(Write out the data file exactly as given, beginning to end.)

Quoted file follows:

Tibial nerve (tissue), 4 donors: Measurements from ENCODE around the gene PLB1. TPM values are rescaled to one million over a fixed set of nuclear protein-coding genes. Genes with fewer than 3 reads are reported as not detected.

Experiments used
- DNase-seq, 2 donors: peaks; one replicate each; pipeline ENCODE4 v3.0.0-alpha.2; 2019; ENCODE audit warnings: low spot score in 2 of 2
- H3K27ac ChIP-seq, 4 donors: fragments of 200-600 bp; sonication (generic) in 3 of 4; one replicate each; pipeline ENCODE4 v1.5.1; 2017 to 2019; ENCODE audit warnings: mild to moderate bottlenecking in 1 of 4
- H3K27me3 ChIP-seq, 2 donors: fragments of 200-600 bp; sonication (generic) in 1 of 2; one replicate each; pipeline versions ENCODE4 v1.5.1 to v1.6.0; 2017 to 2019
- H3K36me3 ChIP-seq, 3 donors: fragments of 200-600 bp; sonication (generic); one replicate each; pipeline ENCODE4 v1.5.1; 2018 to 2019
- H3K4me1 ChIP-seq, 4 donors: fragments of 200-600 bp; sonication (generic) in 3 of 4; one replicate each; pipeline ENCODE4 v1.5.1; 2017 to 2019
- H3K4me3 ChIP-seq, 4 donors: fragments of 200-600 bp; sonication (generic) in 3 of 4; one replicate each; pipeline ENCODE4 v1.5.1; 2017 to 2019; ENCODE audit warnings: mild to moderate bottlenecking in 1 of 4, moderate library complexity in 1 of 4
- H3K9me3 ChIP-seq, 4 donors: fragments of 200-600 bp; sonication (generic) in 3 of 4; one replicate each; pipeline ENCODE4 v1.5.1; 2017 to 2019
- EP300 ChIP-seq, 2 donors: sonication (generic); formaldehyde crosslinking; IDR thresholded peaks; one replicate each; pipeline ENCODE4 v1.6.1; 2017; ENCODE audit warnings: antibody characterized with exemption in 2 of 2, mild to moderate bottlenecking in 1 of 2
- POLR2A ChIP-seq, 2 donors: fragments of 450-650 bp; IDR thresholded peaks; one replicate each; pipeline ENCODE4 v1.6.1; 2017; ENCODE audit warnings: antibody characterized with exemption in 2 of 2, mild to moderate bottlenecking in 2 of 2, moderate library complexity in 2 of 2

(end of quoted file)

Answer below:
Tibial nerve (tissue), 4 donors: Measurements from ENCODE around the gene PLB1. TPM values are rescaled to one million over a fixed set of nuclear protein-coding genes. Genes with fewer than 3 reads are reported as not detected.

Experiments used
- DNase-seq, 2 donors: peaks; one replicate each; pipeline ENCODE4 v3.0.0-alpha.2; 2019; ENCODE audit warnings: low spot score in 2 of 2
- H3K27ac ChIP-seq, 4 donors: fragments of 200-600 bp; sonication (generic) in 3 of 4; one replicate each; pipeline ENCODE4 v1.5.1; 2017 to 2019; ENCODE audit warnings: mild to moderate bottlenecking in 1 of 4
- H3K27me3 ChIP-seq, 2 donors: fragments of 200-600 bp; sonication (generic) in 1 of 2; one replicate each; pipeline versions ENCODE4 v1.5.1 to v1.6.0; 2017 to 2019
- H3K36me3 ChIP-seq, 3 donors: fragments of 200-600 bp; sonication (generic); one replicate each; pipeline ENCODE4 v1.5.1; 2018 to 2019
- H3K4me1 ChIP-seq, 4 donors: fragments of 200-600 bp; sonication (generic) in 3 of 4; one replicate each; pipeline ENCODE4 v1.5.1; 2017 to 2019
- H3K4me3 ChIP-seq, 4 donors: fragments of 200-600 bp; sonication (generic) in 3 of 4; one replicate each; pipeline ENCODE4 v1.5.1; 2017 to 2019; ENCODE audit warnings: mild to moderate bottlenecking in 1 of 4, moderate library complexity in 1 of 4
- H3K9me3 ChIP-seq, 4 donors: fragments of 200-600 bp; sonication (generic) in 3 of 4; one replicate each; pipeline ENCODE4 v1.5.1; 2017 to 2019
- EP300 ChIP-seq, 2 donors: sonication (generic); formaldehyde crosslinking; IDR thresholded peaks; one replicate each; pipeline ENCODE4 v1.6.1; 2017; ENCODE audit warnings: antibody characterized with exemption in 2 of 2, mild to moderate bottlenecking in 1 of 2
- POLR2A ChIP-seq, 2 donors: fragments of 450-650 bp; IDR thresholded peaks; one replicate each; pipeline ENCODE4 v1.6.1; 2017; ENCODE audit warnings: antibody characterized with exemption in 2 of 2, mild to moderate bottlenecking in 2 of 2, moderate library complexity in 2 of 2